So why would anyone in their right mind try to do this? I will tell you. This government has inevitably succumbed to the same malady that eventually afflicts all left wingers: they have run out of other people's money. That they have managed to do it in just four years, after starting from a position of almost unprecedented national wealth, is an indictment of them and of the whole Labor philosophy. To support those comments I have Labor's debt figures for the last four years. I think it is interesting to reflect on those. Under Labor, in the 2008-09 year there was a deficit of $27 billion, in 2009-10 it was $54 billion, in 2010-11 it was $47 billion and in 2011-12—the reporting period—it is $37 billion, making a total of $165 billion.
The legislation before the House is an opportunity cost forgone as a result of the government trying to bring the books back into some type of order and return some type of economic credibility to its argument for pursuing a surplus. And this is one of the ways it is going to do it. It is going to put its hands into the pockets of mums and dads right across this country and force them to kick the tin a little bit more.
The reason the Labor Party is not bothered by the likely consequences of this policy is that in its heart of hearts it loves the idea of everyone being in the public health system. I am reminded of the famous quote by Winston Churchill about the inherent virtue of socialism being the equal distribution of misery. It seems particularly relevant here. Sure, our emergency departments are overflowing and the waiting lists in our hospitals stretch from here to eternity—we have now even created in our public hospital system a process that is a waiting list to go onto the waiting list; it sounds like a caricature out of something like Fawlty Towers or Yes Minister—but none of that matters. The important thing is to make sure that nobody is better off than anybody else. Let me assure members that you cannot legislate a nation into prosperity.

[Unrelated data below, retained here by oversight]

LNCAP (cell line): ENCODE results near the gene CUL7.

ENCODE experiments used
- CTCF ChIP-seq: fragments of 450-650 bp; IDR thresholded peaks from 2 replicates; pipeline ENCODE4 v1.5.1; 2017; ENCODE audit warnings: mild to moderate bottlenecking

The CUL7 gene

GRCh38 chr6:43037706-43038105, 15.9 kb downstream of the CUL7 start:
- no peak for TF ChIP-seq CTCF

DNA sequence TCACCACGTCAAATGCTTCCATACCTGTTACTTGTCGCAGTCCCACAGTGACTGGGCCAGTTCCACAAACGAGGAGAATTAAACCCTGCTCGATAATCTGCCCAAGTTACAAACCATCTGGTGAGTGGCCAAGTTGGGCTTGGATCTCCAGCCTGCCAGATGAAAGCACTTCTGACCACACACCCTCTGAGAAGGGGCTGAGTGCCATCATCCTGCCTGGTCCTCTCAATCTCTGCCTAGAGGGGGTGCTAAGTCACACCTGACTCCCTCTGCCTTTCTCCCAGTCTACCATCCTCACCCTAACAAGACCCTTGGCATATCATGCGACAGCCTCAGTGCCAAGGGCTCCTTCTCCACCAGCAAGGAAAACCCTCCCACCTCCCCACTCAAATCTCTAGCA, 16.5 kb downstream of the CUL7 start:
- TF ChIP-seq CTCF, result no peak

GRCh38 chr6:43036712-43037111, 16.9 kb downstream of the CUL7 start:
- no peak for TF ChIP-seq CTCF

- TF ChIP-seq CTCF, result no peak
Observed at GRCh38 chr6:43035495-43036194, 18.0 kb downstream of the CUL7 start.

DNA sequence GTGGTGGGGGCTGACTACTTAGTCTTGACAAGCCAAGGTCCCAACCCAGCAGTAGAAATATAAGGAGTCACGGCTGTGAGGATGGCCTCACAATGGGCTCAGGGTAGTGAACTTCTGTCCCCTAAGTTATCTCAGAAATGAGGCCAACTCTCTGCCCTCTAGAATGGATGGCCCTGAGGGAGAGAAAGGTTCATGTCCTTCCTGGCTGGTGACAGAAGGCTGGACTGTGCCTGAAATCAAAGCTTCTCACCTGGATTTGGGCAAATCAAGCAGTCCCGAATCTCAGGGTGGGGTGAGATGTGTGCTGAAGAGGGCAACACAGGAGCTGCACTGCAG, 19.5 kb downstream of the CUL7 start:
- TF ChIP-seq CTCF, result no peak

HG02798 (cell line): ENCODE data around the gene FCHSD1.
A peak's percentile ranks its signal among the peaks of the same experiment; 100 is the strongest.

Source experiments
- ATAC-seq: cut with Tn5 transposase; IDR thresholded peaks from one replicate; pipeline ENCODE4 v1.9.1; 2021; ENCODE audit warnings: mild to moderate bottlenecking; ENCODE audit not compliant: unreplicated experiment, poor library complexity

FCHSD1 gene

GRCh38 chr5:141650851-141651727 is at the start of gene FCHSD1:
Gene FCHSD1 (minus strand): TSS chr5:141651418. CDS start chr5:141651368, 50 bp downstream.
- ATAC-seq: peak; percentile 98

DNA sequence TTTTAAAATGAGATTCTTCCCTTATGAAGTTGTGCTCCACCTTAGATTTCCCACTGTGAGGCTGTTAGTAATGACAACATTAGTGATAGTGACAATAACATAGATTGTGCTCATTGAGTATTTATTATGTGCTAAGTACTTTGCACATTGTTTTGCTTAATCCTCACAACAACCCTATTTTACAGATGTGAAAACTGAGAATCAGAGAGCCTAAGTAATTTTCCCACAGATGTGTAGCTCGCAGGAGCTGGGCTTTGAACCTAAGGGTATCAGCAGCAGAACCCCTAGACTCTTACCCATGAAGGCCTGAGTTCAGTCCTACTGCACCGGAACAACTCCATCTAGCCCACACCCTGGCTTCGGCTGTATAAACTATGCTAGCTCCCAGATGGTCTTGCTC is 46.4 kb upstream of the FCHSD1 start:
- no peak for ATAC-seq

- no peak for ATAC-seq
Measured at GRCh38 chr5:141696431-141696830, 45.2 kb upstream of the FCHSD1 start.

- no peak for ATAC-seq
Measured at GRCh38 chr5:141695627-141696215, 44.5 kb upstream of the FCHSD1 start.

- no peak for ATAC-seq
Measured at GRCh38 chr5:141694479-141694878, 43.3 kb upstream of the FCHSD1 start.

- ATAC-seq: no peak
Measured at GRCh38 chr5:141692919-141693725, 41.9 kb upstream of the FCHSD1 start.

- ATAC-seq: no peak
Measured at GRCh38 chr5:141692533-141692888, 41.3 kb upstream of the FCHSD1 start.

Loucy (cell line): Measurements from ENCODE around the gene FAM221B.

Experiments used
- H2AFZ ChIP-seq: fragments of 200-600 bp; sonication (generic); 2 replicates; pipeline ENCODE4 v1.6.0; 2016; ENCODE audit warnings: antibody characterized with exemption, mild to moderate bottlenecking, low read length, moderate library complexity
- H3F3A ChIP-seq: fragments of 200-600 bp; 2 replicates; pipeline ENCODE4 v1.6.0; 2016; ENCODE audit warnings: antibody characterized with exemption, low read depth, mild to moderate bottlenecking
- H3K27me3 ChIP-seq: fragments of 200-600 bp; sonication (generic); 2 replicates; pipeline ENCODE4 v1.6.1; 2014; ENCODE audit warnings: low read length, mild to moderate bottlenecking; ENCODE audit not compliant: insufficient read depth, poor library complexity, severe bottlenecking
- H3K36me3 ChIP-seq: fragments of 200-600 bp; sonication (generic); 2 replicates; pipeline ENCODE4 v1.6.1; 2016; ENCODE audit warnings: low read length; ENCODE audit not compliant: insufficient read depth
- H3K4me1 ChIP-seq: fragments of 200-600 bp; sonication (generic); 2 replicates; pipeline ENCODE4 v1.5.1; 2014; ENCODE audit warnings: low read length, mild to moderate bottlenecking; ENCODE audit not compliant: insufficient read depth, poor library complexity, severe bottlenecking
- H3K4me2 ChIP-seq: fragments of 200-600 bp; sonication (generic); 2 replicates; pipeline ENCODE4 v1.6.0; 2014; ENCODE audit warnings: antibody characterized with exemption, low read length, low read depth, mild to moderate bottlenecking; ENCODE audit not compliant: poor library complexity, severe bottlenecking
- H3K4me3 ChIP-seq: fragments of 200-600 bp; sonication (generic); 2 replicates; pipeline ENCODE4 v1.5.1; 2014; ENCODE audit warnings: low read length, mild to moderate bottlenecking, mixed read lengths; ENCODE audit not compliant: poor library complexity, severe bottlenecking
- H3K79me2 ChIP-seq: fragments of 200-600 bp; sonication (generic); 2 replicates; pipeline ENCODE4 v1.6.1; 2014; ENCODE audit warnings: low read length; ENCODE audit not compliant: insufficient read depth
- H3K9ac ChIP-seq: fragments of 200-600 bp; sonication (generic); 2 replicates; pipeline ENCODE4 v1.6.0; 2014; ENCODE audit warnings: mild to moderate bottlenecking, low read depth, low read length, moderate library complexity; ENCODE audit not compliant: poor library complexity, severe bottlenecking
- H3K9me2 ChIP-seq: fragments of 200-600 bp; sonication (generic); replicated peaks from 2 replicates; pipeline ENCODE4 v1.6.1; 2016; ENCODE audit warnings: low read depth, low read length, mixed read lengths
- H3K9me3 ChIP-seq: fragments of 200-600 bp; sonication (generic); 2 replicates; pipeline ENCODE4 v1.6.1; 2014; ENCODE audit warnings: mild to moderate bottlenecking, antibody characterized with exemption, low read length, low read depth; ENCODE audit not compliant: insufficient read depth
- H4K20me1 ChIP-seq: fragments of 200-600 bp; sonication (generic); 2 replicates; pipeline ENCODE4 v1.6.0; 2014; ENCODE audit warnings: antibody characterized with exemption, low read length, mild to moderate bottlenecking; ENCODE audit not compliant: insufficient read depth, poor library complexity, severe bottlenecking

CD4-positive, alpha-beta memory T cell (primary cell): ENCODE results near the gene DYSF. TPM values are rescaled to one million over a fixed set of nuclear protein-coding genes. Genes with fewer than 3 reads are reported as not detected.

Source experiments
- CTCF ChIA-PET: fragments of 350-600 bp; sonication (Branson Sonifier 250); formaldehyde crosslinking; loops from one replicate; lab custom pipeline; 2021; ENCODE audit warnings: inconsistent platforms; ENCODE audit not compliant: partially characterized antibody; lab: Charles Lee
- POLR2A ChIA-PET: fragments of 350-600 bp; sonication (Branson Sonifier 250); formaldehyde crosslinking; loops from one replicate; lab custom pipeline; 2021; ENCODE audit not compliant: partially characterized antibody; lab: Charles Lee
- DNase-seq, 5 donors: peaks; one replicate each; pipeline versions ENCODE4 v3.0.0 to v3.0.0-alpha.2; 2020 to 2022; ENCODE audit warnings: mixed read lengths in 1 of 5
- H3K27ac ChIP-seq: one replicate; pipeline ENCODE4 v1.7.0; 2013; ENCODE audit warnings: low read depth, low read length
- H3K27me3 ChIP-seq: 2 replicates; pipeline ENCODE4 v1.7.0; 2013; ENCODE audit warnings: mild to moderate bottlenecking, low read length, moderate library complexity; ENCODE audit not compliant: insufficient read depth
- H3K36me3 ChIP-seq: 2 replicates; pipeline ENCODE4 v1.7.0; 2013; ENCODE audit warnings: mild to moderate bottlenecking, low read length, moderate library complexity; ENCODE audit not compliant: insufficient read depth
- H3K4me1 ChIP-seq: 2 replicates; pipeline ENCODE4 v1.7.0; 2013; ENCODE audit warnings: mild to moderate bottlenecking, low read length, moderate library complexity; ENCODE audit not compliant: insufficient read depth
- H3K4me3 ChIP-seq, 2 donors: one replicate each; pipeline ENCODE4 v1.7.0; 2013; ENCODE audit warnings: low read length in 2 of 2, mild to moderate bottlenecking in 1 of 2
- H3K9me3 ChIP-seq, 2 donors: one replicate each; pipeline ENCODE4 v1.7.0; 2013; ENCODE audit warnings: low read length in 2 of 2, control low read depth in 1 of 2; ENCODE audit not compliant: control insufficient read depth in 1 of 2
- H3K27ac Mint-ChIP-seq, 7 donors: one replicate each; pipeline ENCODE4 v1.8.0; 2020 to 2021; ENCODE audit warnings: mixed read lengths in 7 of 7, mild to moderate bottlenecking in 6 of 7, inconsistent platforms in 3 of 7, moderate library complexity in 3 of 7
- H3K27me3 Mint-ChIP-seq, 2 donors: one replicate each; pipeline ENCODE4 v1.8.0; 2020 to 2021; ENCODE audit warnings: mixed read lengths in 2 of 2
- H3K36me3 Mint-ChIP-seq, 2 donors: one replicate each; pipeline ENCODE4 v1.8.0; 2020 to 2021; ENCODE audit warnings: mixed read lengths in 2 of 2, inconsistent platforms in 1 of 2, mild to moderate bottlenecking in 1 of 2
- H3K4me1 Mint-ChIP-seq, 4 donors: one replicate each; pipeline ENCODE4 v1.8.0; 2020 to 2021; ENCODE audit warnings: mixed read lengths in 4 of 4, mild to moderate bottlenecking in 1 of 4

These bills speak to fairness—the titles include the word fairer. I see nothing fair in them. One would like to think we have evolved beyond such bloody minded nonsense, but apparently not. I suppose we should not be surprised. Over the past four and a bit years the crowning achievement of the Labor Party on health policy has been to increase massively the number of public servants it employs. But that is what the so-called historic health reforms are: the states get more federal money to carry on doing pretty much as they always have done, as long as they employ another tier of bureaucracy to manage the whole thing. That is the Labor way. It is always a case of measuring inputs instead of outcomes. It is always about funding the expansion of the public service by slugging the private sector. The one thing it is not about is improving the lot of patients. Is it easier to get into a public hospital? Will I have to spend 12 hours at the ER before my kid gets some treatment? Is it easier for my Dad or Mum to get a hip replacement? Can I find a bulk-billing GP any easier than I could four years ago? As far as Labor is concerned the answer to those questions is: 'Who cares? Look at how much money we've spent. How impressive is that?' It is not impressive, it is a disgrace. Why? Because it is that attitude that has caused them to end up here, so short of cash that they are seriously proposing to save a few bucks by driving people back into a system that already cannot cope with demand. It is not right, it is certainly not fair and it deserves to be voted down. I encourage members of the House to support the amendment moved by the Leader of the Opposition.